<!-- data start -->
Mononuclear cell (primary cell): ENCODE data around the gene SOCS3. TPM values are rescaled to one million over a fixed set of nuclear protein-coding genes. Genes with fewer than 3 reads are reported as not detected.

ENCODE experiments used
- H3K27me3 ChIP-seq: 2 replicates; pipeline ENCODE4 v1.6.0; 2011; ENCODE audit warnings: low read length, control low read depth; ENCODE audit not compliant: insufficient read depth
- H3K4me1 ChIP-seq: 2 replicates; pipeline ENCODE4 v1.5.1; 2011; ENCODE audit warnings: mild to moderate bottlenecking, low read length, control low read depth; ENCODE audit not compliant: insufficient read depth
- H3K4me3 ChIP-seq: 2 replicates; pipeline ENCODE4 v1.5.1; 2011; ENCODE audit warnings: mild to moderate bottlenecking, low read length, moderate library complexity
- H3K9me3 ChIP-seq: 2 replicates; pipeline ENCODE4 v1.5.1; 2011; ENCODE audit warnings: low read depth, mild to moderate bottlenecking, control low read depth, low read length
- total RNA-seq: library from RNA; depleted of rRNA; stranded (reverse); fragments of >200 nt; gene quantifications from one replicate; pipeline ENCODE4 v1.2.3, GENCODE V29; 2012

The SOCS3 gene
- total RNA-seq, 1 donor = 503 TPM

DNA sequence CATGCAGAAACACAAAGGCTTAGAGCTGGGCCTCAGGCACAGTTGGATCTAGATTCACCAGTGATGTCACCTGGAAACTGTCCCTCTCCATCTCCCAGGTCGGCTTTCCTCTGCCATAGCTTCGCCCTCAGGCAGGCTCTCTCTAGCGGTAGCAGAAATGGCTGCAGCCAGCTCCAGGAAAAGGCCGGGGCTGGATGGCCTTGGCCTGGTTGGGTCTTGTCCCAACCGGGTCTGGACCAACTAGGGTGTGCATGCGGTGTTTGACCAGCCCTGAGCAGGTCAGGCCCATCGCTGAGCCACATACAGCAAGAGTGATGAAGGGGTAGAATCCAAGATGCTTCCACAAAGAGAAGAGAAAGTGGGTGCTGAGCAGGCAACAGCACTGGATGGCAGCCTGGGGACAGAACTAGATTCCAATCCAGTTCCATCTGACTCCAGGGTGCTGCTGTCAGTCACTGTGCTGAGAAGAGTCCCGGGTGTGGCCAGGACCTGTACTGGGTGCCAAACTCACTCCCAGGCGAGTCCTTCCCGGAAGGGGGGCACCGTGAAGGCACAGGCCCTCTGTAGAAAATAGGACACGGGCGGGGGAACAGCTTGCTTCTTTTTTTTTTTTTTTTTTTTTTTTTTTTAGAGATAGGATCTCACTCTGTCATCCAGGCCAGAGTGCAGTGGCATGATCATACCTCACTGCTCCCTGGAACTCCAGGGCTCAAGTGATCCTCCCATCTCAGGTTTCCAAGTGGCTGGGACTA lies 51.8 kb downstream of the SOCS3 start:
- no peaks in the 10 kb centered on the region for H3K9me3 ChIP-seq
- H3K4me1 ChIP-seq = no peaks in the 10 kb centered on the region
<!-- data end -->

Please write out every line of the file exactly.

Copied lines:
Mononuclear cell (primary cell): ENCODE data around the gene SOCS3. TPM values are rescaled to one million over a fixed set of nuclear protein-coding genes. Genes with fewer than 3 reads are reported as not detected.

ENCODE experiments used
- H3K27me3 ChIP-seq: 2 replicates; pipeline ENCODE4 v1.6.0; 2011; ENCODE audit warnings: low read length, control low read depth; ENCODE audit not compliant: insufficient read depth
- H3K4me1 ChIP-seq: 2 replicates; pipeline ENCODE4 v1.5.1; 2011; ENCODE audit warnings: mild to moderate bottlenecking, low read length, control low read depth; ENCODE audit not compliant: insufficient read depth
- H3K4me3 ChIP-seq: 2 replicates; pipeline ENCODE4 v1.5.1; 2011; ENCODE audit warnings: mild to moderate bottlenecking, low read length, moderate library complexity
- H3K9me3 ChIP-seq: 2 replicates; pipeline ENCODE4 v1.5.1; 2011; ENCODE audit warnings: low read depth, mild to moderate bottlenecking, control low read depth, low read length
- total RNA-seq: library from RNA; depleted of rRNA; stranded (reverse); fragments of >200 nt; gene quantifications from one replicate; pipeline ENCODE4 v1.2.3, GENCODE V29; 2012

The SOCS3 gene
- total RNA-seq, 1 donor = 503 TPM

DNA sequence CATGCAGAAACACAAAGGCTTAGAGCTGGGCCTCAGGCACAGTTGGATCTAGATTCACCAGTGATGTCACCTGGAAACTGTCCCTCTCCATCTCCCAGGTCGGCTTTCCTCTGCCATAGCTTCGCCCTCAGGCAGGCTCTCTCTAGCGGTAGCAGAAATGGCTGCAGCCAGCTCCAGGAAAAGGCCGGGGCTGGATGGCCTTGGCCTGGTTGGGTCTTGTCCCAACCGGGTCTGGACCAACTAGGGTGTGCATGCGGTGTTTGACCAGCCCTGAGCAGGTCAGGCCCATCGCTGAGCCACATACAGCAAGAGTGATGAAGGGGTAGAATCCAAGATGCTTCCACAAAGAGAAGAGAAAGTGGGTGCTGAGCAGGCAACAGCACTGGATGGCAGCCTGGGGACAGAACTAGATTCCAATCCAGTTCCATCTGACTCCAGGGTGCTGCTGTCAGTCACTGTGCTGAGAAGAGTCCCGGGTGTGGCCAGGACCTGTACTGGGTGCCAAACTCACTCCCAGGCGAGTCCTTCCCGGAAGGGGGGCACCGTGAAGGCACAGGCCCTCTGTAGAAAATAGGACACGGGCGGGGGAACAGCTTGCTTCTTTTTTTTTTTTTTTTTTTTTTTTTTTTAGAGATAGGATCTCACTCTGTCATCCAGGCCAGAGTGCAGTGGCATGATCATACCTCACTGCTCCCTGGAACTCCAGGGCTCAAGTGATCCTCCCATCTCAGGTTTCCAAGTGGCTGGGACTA lies 51.8 kb downstream of the SOCS3 start:
- no peaks in the 10 kb centered on the region for H3K9me3 ChIP-seq
- H3K4me1 ChIP-seq = no peaks in the 10 kb centered on the region